We usually focus on the darkened sky in this space, but these late summer sunsets provide a chance to glimpse a strange solar phenomenon. Simply called green flashes, these are bursts of light as the sun crosses the horizon line. Those who’ve seen it describe a green-colored, flame-like burst as the sun winks from sight. Perhaps you’ve already witnessed it and chalked it up to your eyes playing tricks.
This is no trick of the eye, however, but rather sunlight passing through heavy, humid air, which bends and refracts the rays of light. As the sun sets lower, the angle of refraction increases, shifting through the spectrum of colors like light through a prism, with green being the last visible color to flash through and above the horizon line.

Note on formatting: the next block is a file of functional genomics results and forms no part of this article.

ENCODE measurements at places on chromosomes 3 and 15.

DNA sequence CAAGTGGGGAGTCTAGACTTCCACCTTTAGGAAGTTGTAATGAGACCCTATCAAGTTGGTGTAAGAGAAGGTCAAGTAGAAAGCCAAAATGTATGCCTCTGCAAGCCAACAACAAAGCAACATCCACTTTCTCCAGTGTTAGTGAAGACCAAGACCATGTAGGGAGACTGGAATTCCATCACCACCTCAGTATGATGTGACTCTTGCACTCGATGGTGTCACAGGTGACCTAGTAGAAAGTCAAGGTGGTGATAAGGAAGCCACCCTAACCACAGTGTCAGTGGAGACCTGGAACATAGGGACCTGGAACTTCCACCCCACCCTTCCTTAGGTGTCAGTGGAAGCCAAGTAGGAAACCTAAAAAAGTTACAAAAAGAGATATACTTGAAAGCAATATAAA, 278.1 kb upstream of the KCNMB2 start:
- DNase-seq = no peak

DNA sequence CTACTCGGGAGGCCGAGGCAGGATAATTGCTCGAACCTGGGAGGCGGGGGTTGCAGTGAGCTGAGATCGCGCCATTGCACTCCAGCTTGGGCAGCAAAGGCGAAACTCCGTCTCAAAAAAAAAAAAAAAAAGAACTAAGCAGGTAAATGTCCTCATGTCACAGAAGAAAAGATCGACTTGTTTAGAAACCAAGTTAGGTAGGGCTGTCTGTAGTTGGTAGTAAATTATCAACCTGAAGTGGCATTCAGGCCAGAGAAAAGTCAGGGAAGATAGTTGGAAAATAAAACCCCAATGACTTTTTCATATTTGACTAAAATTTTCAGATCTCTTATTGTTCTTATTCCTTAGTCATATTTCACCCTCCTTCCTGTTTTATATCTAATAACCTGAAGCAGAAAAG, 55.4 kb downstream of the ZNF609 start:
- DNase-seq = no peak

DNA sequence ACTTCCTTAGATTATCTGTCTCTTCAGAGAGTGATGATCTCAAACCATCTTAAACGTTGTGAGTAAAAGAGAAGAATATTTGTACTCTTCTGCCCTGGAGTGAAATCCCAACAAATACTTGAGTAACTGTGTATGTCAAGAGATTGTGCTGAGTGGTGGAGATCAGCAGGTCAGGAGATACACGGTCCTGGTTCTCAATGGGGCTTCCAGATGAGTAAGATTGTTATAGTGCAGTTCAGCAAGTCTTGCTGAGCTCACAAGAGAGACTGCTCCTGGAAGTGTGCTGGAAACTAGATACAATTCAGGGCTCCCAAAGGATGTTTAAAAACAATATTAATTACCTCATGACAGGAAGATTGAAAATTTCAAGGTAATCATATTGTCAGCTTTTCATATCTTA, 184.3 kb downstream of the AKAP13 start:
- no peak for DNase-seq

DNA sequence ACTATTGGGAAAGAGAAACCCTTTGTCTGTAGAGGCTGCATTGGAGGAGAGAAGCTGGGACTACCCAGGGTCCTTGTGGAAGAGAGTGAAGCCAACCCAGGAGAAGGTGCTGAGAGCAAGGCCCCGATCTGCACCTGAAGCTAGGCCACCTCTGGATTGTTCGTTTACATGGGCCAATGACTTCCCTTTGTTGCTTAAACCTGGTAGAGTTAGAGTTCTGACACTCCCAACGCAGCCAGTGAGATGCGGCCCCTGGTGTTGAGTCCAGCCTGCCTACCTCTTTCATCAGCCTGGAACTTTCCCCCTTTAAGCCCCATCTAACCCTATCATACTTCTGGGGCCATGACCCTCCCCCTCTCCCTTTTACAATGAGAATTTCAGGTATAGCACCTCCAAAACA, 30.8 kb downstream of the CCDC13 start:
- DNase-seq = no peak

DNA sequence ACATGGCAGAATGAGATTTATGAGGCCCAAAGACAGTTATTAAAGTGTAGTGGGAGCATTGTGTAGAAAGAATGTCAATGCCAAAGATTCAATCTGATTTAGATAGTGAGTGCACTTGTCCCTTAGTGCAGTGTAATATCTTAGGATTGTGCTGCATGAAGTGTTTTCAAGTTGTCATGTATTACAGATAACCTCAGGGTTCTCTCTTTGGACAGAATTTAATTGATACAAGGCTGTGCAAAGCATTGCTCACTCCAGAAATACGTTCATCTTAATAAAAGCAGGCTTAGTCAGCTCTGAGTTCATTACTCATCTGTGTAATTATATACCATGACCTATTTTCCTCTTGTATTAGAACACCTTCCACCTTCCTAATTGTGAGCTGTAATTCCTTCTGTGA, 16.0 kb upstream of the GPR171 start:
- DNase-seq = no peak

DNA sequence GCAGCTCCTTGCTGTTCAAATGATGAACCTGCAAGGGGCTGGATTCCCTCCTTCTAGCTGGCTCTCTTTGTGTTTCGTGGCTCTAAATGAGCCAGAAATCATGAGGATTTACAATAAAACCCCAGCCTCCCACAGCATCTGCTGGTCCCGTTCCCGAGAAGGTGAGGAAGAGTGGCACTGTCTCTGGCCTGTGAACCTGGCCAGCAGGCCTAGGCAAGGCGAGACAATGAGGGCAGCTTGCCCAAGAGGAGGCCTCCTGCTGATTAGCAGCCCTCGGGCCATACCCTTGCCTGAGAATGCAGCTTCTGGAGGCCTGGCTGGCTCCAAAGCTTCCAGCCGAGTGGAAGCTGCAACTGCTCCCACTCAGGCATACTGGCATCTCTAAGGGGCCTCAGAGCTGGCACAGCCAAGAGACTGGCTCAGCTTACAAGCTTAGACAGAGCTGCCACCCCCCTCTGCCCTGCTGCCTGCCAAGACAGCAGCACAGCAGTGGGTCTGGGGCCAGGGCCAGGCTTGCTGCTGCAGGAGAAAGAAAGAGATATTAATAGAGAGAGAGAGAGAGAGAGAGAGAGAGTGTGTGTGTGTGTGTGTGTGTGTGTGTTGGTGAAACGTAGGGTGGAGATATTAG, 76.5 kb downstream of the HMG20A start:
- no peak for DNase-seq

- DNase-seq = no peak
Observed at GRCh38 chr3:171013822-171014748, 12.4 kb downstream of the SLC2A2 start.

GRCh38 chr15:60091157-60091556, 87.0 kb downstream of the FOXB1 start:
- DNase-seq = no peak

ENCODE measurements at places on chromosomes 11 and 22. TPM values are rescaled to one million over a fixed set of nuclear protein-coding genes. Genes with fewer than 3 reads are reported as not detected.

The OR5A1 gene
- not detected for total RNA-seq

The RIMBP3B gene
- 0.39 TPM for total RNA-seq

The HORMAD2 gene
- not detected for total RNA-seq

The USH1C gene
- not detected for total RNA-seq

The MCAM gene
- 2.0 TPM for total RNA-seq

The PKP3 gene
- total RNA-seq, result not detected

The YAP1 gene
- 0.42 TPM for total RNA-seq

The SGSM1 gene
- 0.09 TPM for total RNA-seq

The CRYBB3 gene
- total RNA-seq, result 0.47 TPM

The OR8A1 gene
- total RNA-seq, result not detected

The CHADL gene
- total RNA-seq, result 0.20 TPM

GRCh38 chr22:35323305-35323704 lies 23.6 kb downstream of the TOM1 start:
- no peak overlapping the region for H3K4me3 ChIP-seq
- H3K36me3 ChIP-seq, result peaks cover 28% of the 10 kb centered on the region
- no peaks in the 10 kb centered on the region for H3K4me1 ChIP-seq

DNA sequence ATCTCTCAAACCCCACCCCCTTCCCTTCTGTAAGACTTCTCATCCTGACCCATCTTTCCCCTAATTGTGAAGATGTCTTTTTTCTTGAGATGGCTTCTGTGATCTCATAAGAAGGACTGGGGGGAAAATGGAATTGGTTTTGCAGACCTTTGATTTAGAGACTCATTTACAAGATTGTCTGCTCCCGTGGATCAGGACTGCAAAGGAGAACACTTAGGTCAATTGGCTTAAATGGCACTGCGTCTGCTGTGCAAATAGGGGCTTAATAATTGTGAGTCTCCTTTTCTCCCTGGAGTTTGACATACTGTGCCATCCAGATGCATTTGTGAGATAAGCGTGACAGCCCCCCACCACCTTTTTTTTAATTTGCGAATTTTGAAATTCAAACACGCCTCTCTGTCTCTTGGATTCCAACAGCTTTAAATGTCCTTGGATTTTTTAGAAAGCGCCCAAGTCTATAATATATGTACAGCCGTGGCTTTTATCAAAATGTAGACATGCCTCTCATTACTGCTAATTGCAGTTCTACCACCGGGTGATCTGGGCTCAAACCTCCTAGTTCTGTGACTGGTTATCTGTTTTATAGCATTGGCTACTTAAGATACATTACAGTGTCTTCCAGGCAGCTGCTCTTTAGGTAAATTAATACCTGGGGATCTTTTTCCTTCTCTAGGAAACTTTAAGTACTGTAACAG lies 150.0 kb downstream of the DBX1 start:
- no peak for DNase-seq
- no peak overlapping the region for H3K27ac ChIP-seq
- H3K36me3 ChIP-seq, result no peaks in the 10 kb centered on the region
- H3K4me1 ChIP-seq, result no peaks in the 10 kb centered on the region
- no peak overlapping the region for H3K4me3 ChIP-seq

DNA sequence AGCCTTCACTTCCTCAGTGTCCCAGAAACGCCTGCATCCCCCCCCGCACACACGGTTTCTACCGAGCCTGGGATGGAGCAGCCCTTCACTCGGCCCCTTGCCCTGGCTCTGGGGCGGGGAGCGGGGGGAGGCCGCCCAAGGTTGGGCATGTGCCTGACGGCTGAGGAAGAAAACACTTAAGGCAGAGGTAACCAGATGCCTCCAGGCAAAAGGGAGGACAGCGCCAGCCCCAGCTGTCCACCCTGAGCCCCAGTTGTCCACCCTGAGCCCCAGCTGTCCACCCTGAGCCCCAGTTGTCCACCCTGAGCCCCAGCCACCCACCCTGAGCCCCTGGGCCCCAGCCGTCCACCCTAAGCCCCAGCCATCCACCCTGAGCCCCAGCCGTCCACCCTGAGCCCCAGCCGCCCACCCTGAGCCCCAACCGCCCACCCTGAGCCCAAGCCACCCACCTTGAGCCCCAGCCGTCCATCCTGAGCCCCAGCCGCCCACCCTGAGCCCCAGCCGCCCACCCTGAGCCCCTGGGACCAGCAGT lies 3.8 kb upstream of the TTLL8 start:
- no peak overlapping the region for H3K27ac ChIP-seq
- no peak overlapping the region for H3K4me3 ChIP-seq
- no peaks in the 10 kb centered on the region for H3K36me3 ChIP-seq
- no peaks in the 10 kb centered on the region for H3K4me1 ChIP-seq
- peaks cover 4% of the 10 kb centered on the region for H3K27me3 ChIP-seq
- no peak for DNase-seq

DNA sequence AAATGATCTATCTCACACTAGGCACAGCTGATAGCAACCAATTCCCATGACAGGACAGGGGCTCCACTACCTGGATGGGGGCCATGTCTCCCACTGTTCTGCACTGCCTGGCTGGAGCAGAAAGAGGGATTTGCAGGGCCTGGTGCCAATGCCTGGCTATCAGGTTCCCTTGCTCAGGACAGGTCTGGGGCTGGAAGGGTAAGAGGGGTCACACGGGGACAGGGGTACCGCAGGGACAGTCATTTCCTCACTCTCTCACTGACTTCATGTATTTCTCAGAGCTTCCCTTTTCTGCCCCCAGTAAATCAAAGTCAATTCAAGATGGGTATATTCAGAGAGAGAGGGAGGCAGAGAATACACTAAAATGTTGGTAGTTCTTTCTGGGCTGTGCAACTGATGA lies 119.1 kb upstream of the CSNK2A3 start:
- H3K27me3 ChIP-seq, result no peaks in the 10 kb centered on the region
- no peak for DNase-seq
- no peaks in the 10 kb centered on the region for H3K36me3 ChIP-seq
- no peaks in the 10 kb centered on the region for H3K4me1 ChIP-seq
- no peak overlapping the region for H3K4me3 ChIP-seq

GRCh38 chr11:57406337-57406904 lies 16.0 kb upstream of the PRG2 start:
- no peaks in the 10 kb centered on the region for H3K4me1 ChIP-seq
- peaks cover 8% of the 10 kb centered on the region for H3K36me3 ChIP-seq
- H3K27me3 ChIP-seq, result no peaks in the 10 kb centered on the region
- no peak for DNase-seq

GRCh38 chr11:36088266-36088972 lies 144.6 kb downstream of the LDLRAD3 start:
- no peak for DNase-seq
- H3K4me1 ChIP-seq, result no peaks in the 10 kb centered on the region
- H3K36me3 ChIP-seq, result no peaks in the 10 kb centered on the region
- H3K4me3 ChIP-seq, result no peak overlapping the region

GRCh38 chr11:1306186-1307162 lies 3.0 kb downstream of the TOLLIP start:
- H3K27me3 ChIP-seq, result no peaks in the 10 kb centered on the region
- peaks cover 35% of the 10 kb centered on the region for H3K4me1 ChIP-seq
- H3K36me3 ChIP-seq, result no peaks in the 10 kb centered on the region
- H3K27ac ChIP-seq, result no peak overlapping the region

To see the green flash, you need a clear view of the western horizon, and better yet, a view over water or sprawling flatlands. Timing, too, is crucial. You must look just before the sun disappears — too late and you miss the flash; too early and your eyes will be blinded, perhaps irreparably so.
After sunset, Mercury appears above the west-northwest horizon. So close to the sun, Mercury seldom strays far from its blinding glare. But at magnitude –1, it is far brighter than you might expect from such a small object.
The moon reaches first-quarter the 7th, when it forms a loose triangle with Saturn and Spica. The next night, the moon is just a few degrees below Spica.
Monday, the waxing gibbous moon is just above red Antares, the heart of Scorpius, while Wednesday it is among the stars of teacup-shaped Sagitarius.
Jupiter rises around 2am and is high in the southeast with the approach of dawn. Mars rises around 4am, followed by Venus, still lighting the way for the coming sun.